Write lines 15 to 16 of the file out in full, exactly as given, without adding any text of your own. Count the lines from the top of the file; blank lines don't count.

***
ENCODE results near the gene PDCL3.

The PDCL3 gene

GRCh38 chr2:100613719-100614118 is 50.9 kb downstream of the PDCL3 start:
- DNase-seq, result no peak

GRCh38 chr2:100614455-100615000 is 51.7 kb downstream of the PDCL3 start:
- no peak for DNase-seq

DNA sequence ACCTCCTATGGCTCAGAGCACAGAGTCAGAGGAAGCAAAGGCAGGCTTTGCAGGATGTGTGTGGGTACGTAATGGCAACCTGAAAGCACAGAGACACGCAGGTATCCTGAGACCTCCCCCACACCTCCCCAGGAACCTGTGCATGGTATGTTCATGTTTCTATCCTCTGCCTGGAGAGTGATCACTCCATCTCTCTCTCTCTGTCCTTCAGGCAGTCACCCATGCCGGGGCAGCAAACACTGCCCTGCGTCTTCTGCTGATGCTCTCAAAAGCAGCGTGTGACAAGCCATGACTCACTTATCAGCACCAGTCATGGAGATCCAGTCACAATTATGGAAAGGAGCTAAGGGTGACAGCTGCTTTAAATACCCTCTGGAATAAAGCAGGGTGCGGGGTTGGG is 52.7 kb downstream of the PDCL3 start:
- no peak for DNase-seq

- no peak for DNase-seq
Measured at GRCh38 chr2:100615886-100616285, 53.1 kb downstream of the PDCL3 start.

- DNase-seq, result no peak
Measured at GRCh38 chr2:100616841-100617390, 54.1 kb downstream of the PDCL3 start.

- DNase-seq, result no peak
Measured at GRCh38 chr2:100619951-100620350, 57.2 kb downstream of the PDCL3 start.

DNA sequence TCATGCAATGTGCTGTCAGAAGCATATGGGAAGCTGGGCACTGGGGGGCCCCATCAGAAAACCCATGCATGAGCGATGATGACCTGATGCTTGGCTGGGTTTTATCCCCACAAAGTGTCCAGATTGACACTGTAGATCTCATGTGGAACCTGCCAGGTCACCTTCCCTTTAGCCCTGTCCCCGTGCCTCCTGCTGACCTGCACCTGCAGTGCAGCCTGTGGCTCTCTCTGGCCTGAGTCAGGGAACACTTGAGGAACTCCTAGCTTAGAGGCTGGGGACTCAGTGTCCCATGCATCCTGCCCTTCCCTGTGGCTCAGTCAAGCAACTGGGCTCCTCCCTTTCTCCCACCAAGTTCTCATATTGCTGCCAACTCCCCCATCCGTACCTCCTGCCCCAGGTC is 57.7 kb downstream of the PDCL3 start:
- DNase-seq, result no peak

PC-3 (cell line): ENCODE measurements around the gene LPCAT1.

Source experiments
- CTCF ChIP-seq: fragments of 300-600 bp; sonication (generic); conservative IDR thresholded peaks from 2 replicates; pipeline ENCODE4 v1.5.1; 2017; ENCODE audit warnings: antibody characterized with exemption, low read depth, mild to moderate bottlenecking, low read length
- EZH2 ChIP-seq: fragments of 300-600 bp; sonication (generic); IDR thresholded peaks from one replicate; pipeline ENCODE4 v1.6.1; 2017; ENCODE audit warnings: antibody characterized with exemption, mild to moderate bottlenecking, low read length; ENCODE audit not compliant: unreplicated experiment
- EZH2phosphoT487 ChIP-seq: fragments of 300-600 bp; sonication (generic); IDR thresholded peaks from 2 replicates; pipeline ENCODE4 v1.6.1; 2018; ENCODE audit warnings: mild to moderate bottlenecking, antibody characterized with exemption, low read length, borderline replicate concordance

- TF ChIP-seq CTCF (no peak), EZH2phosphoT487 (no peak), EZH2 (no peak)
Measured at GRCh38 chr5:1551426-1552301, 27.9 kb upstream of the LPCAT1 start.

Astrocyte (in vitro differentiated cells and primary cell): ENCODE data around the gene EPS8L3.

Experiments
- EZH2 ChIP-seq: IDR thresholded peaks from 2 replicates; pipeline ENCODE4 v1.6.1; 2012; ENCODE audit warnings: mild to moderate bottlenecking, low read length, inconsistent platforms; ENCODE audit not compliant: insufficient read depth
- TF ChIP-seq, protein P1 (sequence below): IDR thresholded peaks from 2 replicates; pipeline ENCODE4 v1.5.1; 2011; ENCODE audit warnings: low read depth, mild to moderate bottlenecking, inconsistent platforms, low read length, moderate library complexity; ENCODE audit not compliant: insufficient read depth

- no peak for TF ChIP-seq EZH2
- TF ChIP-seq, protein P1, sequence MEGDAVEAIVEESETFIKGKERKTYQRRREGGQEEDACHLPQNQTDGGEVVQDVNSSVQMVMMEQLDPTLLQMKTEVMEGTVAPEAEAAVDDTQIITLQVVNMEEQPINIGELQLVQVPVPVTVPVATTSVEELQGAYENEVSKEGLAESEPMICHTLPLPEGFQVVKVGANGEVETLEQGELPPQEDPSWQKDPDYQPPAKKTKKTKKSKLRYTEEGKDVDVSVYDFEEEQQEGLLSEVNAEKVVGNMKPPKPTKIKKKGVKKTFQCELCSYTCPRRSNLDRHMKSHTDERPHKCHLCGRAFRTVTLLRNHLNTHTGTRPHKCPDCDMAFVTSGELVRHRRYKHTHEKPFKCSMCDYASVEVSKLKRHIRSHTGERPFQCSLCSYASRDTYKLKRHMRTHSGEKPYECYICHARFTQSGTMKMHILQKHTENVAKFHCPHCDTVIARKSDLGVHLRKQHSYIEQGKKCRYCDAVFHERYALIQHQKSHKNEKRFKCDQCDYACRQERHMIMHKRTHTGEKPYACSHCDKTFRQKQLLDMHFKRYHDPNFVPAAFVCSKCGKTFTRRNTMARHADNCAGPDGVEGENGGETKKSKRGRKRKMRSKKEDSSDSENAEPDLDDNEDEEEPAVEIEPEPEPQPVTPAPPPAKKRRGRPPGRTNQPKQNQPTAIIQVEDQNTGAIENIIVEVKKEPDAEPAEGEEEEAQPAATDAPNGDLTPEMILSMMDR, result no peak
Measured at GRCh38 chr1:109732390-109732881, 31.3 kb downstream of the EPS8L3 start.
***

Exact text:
DNA sequence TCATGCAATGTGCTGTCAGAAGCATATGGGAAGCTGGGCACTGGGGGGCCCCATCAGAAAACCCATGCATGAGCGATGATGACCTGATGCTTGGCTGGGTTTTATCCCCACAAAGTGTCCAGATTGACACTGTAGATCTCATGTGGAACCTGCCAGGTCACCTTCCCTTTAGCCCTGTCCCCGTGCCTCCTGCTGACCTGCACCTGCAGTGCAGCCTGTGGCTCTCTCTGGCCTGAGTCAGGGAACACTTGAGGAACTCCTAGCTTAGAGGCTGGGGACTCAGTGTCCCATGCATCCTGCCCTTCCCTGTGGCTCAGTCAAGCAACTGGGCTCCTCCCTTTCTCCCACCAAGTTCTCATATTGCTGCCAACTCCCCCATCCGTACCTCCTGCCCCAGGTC is 57.7 kb downstream of the PDCL3 start:
- DNase-seq, result no peak